Straight Man is an amazing read and very well written. It’s a hilarious expose on the foibles of academia, in particular the red tape and infighting among typical institutional organizations, where “the higher the degree of fighting, the less there is to fight for.” Yet it transcends mere critique, requiring and facilitating self-reflection. It shows the desperation that comes with the failure to follow the early arc of a life’s potential and promise, the searing truths about life’s missed opportunities. Encapsulating this failure, many can relate to Russo’s comment that, “We will make it. Why this fact should be so discouraging is what I’d like to know.” But while the book asks sometimes uncomfortable questions, it’s compassionate in softening the blow of answers we don’t like, of the recognition that perhaps it’s the questions and assumptions that are flawed, not our lives.
As he did in Nobody’s Fool, Russo proves a master of depicting the fraught, unvoiced currents that run between parents and children, husbands and wives, friends and colleagues. In his intelligence, humor, and ability to merge sorrow and farce into a seamless fabric, Richard Russo stands out as a writer of surpassing insight and humanity.
I found myself, at the end of this richly funny book, pondering the nature of comedy and the uses to which we put it. It struck me that the tragic-comic is a kind of default setting of drama, because as flawed humans we can only stand so much tragedy before we short-circuit into irony or farce. But that makes humor a way of deadening pain, of undercutting it’s power. No other author is able to effortlessly straddle the line between heartbreak and hilarity. Perhaps Russo’s greatest gift is to show that we need less a sense of responsibility and more a sense of humor. In Russo’s world, the tonic for heartache is lightheartedness.
Few books can combine the eminent readability of a pulp fiction thriller with the penetrating insight of a biography, the precision of biology, the encompassing breadth of history, and the compassion of a cancer clinician. Like a master alchemist, Siddhartha Mukherjee combines these to produce a work of distilled magnificence – The Emperor of All Maladies, a biography of cancer.
I was a somewhat reluctant reader, wondering if a topic as macabre and frightening as cancer would make a good read. I wouldn’t, for instance, find a biography of car crashes or parachute failures to be especially interesting. The difference is that Mukherjee is able to identify an implacable, ever-resourceful protagonist, an anti-hero, and then recount how we’ve been engaged in a 5,000-year struggle to understand and establish supremacy over our own bodies. From Egyptian hieroglyphics circa 1600 BC (describing a breast cancer and the chilling prognosis: “None”), to the almost tragically comedic “insights” of ancient Greece, from nineteenth century recipients of crude radiation and chemotherapy, to the many false leads of the first half of the twentieth century, to the past 20 years of comprehension and progress.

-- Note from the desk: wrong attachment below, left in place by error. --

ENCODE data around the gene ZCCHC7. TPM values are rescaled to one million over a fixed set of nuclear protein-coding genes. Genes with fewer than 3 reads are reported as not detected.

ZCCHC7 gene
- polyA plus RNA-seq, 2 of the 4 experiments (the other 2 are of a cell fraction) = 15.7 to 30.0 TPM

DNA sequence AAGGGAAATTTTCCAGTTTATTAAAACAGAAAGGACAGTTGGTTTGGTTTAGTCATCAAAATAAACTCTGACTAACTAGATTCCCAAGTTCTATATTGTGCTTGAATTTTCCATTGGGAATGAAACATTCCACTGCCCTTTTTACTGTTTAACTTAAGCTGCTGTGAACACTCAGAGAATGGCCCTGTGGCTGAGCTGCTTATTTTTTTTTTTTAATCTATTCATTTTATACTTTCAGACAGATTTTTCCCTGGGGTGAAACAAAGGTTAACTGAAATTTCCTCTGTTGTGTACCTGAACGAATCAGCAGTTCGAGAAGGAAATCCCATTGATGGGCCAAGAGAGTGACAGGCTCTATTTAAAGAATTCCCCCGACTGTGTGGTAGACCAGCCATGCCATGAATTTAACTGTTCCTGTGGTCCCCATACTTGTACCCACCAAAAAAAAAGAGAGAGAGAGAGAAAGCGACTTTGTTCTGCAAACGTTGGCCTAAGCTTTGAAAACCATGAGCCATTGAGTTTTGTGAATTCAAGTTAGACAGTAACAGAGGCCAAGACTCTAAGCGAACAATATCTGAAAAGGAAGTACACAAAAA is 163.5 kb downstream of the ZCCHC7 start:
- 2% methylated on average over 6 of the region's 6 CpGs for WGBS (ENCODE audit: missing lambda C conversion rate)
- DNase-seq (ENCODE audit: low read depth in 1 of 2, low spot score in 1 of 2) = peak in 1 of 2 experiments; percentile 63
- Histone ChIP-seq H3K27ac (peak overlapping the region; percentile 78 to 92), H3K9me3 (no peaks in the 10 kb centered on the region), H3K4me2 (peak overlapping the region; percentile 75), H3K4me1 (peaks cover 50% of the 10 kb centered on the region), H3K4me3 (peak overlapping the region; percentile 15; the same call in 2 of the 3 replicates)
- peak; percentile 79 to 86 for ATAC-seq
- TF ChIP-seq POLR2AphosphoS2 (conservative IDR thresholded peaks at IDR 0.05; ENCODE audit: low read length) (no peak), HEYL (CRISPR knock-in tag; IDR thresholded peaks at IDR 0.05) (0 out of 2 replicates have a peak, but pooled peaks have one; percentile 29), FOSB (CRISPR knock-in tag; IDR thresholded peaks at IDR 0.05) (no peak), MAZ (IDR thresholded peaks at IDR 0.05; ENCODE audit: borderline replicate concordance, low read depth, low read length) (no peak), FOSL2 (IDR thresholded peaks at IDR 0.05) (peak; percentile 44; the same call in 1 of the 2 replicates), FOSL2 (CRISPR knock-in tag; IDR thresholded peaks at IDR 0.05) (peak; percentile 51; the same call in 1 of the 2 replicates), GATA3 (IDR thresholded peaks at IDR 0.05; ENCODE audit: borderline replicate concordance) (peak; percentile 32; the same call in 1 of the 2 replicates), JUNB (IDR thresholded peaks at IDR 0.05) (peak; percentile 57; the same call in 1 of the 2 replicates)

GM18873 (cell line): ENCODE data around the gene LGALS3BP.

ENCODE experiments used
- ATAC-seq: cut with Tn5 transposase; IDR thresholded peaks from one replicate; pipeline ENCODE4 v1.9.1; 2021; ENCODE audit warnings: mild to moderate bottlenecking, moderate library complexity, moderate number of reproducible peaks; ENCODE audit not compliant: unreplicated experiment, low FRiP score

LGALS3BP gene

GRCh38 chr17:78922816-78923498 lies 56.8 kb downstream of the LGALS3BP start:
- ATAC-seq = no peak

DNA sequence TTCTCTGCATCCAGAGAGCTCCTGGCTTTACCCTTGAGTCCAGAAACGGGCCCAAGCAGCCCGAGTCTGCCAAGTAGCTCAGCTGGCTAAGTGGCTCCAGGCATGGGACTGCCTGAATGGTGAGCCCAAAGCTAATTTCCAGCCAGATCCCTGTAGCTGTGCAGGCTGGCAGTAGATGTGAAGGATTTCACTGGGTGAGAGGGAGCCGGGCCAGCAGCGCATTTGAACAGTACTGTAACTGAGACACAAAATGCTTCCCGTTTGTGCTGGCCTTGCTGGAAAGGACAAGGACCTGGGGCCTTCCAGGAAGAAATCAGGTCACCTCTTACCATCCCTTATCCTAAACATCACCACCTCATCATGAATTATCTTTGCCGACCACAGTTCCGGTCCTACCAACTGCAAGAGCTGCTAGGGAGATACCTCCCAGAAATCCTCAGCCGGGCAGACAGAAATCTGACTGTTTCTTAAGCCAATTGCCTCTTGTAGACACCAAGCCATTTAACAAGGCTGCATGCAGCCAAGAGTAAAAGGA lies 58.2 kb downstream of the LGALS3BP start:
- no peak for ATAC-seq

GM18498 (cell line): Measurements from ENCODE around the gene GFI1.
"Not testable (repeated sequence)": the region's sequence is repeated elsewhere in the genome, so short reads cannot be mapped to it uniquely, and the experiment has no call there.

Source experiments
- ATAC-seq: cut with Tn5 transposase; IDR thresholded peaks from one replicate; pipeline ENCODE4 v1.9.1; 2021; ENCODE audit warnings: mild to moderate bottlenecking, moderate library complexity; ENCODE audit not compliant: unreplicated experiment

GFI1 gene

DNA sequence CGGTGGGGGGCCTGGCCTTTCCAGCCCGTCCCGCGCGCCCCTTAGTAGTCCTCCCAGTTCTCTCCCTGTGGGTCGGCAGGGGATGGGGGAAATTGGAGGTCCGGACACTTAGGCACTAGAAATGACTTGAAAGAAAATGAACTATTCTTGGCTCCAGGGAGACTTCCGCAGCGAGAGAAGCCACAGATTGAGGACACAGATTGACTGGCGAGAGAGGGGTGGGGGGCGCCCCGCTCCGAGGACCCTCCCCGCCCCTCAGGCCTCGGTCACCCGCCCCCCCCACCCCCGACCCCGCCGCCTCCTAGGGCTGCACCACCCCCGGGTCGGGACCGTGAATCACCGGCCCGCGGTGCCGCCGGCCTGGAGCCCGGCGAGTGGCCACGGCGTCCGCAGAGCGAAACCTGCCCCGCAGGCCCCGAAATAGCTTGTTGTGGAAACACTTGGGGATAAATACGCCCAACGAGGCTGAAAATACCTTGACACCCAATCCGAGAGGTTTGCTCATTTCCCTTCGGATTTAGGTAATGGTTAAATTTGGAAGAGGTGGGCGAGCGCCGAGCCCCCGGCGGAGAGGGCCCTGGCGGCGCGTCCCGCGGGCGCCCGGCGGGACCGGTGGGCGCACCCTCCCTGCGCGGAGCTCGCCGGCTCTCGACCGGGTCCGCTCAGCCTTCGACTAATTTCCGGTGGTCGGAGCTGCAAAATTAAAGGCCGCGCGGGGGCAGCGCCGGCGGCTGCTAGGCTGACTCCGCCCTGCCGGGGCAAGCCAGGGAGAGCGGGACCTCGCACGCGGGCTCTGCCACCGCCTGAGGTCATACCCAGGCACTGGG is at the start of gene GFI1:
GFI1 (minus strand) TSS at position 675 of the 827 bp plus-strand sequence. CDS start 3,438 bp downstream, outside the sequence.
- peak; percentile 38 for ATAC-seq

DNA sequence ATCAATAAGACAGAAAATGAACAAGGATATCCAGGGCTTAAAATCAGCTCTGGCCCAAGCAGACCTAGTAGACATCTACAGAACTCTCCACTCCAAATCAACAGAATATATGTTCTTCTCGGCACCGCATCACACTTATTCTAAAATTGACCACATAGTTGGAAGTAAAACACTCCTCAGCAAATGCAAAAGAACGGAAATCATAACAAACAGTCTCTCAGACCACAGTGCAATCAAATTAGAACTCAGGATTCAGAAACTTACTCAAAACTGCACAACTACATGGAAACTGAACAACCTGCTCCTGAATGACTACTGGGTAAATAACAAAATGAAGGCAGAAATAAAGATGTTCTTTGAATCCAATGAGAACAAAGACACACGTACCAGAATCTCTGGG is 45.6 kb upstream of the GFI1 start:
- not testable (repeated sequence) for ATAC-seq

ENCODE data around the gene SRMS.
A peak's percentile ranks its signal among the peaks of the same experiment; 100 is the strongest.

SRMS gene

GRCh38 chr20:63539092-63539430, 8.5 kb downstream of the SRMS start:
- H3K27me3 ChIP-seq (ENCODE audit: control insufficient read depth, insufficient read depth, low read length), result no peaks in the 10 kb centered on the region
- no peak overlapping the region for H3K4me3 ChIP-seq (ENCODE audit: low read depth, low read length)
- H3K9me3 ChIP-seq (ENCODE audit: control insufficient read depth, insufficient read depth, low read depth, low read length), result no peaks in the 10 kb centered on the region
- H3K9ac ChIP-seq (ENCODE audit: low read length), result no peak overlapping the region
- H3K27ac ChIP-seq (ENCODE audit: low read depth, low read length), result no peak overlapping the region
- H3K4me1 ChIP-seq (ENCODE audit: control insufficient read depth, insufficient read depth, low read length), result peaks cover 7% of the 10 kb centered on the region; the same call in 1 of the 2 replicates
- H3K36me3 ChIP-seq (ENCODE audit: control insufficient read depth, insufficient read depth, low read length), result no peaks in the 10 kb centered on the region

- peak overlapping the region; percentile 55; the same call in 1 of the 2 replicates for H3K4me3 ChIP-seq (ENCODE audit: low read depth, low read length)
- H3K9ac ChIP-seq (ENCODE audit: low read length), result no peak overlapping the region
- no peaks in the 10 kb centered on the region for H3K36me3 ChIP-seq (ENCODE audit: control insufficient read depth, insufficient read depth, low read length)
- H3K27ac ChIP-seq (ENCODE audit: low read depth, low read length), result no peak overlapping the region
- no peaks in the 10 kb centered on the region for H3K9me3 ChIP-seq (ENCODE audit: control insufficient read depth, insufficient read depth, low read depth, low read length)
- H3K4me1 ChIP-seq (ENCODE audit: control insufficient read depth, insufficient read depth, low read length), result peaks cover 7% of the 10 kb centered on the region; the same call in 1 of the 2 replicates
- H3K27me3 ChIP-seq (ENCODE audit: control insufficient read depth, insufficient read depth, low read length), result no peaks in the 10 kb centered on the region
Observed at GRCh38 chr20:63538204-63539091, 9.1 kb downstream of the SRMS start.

From a strategy perspective, what I found fascinating was the contrast between the top-down approach to curing cancer vs. the bottom-up approach, which focused on the internal goings-on of the cell. In the fight against cancer, we see that a blanket spending of billions of dollars had almost no impact on long-term survivability (between 1971 – 1990), but that the science (and prognosis) dramatically improved when researchers started from the ground up, exploring at a cellular level the link between cancer and genes. Many companies create strategy in the Boardroom with limited understanding of the appropriateness of the strategies given conditions “on the ground.” Conversely, companies that patiently inform their strategies with careful analysis are better prepared, with a road map for success.
But the soul of The Emperor of All Maladies is the author’s recognition that all of the progress and discovery and development come at the cost of human suffering, that the biography of cancer is composed of the mini-biographies of every patient. “A patient, long before he becomes the subject of medical scrutiny, is, at first, simply a storyteller, a narrator of suffering – a traveler who has visited the kingdom of ill.”
Mukherjee doesn’t promise a cure, and alternates between guarded optimism and resignation. For every patient who sees sustainable remission, there are others with seemingly identical conditions who fail to respond, for whom palliative care is the best prescription. The reality is that Cancer may always be with us -the Greek word onkos means “mass” or “burden.” As Mukherjee writes, “Cancer is indeed the load built into our genome, the leaden counterweight to our aspirations for immortality.”
But onkos comes from the ancient Indo-European nek, meaning to carry the burden: the spirit “so inextricably human, to outwit, to outlive and survive.” Mukherjee has now seen many patients voyage into the night. “But surely,” he writes, “it was the most sublime moment of my clinical life to have watched that voyage in reverse, to encounter men and women returning from that strange country— to see them so very close, clambering back.”
While there isn’t yet (and may never be) a happy ending in our fight against cancer, the past 30 years have seen improvements that dwarf what we’d seen in the previous 5,000 years. We haven’t beaten cancer, but we’re on more equal footing everyday, and it’s now as worried about us as we are about it.